Teachers and Students Try to Engage on First Day Back

Luna Valayannopoulos-Akrivou, Around School Editor

This year’s first day of school was anything but typical, with the transition to online learning. While students were not able to meet up on campus, CRLS was still able to welcome over 900 new students to the school. Freshman Julliette Coley emphasizes the fact that, “six months ago, around the time the COVID-19 pandemic became major in the United States, I never would’ve expected my first day, never mind potentially my first semester and my first year of high school to be done remotely.” 

Teachers were as nervous as students, as they were tasked with changing their whole curriculum and lesson plans to fit the remote learning guidelines. Ms. Kristen Newton, a physics teacher, said that, “We are literally rebuilding everything we are teaching from scratch. Everything about the way that learning happens has to change.” 

With that in mind, teachers have been working all summer to try to make the transition as smooth as possible, and finding ways to build strong classroom communities. Mr. Alejandro Hernadez, a Spanish teacher at CRLS, emphasizes that, “I hope that sharing activities with students ahead of time can help them be aware of what is going on and process information at their own pace.”

Whether it is through breakout rooms, or ice breakers, teachers are trying to engage their students in fun learning activities. Furthemore, teachers are attempting to find alternative ways to build connections with their students. On this note Mr. Andrew Kreuser, a 9th grade English teacher adds that, “I want to give credit to my colleague, Ms. Natasha Labaze, who shared the following quote [from Dr. Christopher Emdin] from over the summer: ‘We teach students before curriculum. We reach souls before standards. We teach character before content. In that order or it is not really teaching at all.’”

Teachers are attempting to find alternative ways to build connections with their students.

A struggle that teachers were faced with was making classes interactive and engaging while being on Zoom. Axelle Yanakis-Carrol ’23 finds that, “I like the way my teachers have set up remote learning. It’s nicely balanced between participation and assignments.”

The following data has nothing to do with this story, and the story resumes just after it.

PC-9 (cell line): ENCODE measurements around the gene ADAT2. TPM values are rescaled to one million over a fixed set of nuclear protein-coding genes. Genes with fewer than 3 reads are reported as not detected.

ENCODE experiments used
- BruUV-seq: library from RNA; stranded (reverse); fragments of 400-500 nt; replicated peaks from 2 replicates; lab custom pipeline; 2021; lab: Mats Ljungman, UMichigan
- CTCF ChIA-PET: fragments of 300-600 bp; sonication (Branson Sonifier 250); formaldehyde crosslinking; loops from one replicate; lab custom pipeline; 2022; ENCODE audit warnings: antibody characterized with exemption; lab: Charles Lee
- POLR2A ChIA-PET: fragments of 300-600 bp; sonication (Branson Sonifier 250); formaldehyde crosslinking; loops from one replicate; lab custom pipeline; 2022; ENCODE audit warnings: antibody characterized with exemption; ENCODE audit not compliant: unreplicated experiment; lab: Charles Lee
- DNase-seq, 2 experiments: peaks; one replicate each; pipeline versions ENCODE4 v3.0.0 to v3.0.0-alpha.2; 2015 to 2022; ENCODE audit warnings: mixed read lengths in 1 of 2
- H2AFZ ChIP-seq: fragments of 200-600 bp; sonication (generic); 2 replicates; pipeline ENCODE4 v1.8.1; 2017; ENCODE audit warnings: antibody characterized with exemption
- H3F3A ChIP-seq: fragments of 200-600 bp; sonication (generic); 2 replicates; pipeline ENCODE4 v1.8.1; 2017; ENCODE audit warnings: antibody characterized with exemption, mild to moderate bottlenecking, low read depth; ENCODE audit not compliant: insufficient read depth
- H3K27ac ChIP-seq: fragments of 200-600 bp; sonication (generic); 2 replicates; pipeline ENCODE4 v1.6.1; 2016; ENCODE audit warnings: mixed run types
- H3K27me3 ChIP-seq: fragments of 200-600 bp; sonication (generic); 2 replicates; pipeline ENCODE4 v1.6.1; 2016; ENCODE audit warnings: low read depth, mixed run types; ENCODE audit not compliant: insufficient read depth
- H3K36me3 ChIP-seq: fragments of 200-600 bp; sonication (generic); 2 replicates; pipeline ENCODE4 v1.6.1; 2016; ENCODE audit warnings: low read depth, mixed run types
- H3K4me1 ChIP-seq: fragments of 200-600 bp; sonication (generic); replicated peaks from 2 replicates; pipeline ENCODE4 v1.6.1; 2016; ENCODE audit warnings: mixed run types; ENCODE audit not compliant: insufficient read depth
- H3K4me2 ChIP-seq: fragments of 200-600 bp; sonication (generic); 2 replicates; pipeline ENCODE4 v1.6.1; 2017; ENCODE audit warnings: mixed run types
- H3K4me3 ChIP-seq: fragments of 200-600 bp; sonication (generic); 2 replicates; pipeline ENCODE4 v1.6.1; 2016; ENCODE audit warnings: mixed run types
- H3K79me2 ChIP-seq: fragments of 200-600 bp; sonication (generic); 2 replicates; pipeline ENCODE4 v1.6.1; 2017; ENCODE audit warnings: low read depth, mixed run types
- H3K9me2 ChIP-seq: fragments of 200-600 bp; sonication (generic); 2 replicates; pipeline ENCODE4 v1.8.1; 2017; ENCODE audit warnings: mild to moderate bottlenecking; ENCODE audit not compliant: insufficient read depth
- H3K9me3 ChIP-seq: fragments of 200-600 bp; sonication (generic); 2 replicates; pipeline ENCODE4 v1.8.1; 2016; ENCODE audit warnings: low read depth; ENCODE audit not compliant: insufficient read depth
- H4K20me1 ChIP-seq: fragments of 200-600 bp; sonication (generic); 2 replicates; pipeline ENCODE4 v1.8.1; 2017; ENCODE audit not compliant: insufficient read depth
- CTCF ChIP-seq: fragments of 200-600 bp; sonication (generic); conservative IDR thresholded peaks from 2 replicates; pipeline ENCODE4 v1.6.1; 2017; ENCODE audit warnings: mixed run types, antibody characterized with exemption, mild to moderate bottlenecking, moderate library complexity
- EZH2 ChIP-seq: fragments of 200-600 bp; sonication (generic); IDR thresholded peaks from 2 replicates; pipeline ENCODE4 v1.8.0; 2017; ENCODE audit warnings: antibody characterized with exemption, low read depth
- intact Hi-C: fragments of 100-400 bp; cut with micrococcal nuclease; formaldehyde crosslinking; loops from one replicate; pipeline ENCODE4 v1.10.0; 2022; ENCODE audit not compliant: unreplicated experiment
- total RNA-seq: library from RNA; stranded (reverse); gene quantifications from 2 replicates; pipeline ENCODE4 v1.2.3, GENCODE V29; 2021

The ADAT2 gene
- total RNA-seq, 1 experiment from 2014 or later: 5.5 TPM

Participation this year is definitely one of the most weighing criteria for teachers. Without being in person, and sometimes unable to see the students face, it is important for the teachers to know if their students are engaged and understanding the topics. Zoom has an abundance of features that can help monitor participation. Students are able to virtually raise their hand, or type their answers in the chat if they feel more comfortable. Moreover, participation can help students learn from each other and create stronger class bonds. 

While this year may seem particularly hard and overwhelming, it is important to understand that all students are going through the same experience. Laila Clarke ’22 advises that it can be helpful to make new friends online and while “it might take a while, there is probably someone who also needs a friend.” 

Although this year’s first day of school was not a typical one, Eytan Carlon ’23 can point out some similarities as he explains, “The first day of school was exactly like I expected it. This is because the first day of school is always the same. There isn’t any work and it’s focused on getting to know your peers.” Although the school year has been remote, it can be reassuring to know that some things have not changed.